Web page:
Then Pharaoh said to Joseph, “Inasmuch as God has shown you all this, there is no one as discerning and wise as you. You shall be over my house, and all my people shall be ruled according to your word; only in regard to the throne will I be greater than you.”
My two dogs love to run free. Whenever I go for a run, I’ll open up the gate and they both come running to the car. Like little kids, they fight for the front seat, (though usually the weimaraner gets it over the retriever). Those dogs know that I’m about to drive them to an open canyon where they can run free, and they love it. But when I take them for walks, it’s a different story.
I’ll open up the gate, and as soon as they see the leash, they’re both perfectly still. No excitement, no fighting to see who’s first — they don’t like the leash. But without a leash, they’d run way out ahead of me, or out into the street, and get themselves into all kinds of trouble. Without a leash, they would never walk close to me.
Sometimes the Lord allows us to experience pain and suffering so we’ll learn to walk closer to Him. Like a leash, trials teach us obedience.
Joseph was a man who knew pain and suffering. He had been abandoned by his family, shunned and almost killed by his brothers, rejected by his boss, abandoned by his friends, and forgotten by his enemies. At the age of 17, he found himself in a foreign land where he didn’t know one person, and didn’t speak the language. He’d been abused, imprisoned, and mocked. By age 30, he very likely could have been a bitter, hardened criminal. But he wasn’t. Not by a long shot.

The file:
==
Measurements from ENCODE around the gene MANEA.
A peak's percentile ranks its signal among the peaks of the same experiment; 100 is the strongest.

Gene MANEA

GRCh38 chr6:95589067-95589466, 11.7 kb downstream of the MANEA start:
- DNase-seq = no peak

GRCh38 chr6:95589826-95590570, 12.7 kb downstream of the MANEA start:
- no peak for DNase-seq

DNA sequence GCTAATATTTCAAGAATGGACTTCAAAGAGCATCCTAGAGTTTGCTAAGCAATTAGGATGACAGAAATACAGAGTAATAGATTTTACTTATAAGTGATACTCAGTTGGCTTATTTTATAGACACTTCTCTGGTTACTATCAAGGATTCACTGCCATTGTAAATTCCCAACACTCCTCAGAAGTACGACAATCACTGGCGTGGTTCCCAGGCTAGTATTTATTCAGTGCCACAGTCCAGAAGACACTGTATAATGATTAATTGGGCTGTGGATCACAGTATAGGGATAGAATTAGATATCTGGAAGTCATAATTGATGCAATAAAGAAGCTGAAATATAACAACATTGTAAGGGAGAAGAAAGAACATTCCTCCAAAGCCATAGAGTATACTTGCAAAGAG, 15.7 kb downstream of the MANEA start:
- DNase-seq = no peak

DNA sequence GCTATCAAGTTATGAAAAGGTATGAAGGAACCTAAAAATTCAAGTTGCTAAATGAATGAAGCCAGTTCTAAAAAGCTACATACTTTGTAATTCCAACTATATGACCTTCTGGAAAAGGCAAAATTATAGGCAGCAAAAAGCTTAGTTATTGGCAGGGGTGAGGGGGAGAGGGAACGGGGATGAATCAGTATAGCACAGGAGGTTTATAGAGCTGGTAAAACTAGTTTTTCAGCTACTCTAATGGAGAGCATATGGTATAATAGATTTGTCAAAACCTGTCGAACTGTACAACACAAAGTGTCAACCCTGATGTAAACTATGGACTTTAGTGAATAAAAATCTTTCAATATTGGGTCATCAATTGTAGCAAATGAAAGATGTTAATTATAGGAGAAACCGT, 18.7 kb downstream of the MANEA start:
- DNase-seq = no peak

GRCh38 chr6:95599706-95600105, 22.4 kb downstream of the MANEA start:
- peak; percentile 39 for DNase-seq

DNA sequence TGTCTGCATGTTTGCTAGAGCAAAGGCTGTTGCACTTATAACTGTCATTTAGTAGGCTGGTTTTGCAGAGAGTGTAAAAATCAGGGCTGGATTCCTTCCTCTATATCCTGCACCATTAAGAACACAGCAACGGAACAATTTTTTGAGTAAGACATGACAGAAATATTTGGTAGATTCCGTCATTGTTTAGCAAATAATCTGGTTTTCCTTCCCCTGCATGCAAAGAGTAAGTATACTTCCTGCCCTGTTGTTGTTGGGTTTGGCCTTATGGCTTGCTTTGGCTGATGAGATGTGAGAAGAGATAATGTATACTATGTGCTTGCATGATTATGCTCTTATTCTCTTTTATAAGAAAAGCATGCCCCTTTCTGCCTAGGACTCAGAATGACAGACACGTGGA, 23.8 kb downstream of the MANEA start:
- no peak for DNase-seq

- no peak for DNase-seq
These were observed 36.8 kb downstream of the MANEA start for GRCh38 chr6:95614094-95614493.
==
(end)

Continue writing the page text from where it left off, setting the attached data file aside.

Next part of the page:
Thirteen years after being abandoned by his brothers, Joseph had developed such a close relationship with God that he held no grudges or bitterness. In fact, he had such wisdom from God that Pharaoh appointed him the most powerful man in all of Egypt. At age 30, he sat at the most powerful place on the planet, and was able to rule millions of people with wisdom.
I’m sure Joseph must have wondered many times, while sitting in a dark jail cell, “Why God?” Have you ever found yourself asking God that question? “Why am I suffering like this?” I sure have. But God doesn’t give us the big picture, because it would require no faith on our part. Had God told Joseph that He was going to make him the ruler of the most powerful, most advanced nation in the world, Joseph would not have developed such a tender heart, and would not have learned to rely on God. He would have sat waiting for a paycheck, an entitlement that was “due” him. Instead, he learned obedience and acquired wisdom, both of which would equip him for the daunting tasks that lay ahead of him.
You see, when we suffer trials, God is at work. Romans 8:28 says that “in all things, God works for the good of those who love Him, who have been called according to His purpose.” Sometimes it will take thirteen years to see what God has been doing all along, but like Joseph, we must learn obedience through the suffering.
When we get to the end of our lives, myself included, we’re going to kick ourselves that we didn’t spend more time with the Lord. We’re going to wish we’d spent more time praying, serving, learning from His Word, and fellowshipping with Him. Today, whatever your circumstances, learn to walk closely with God.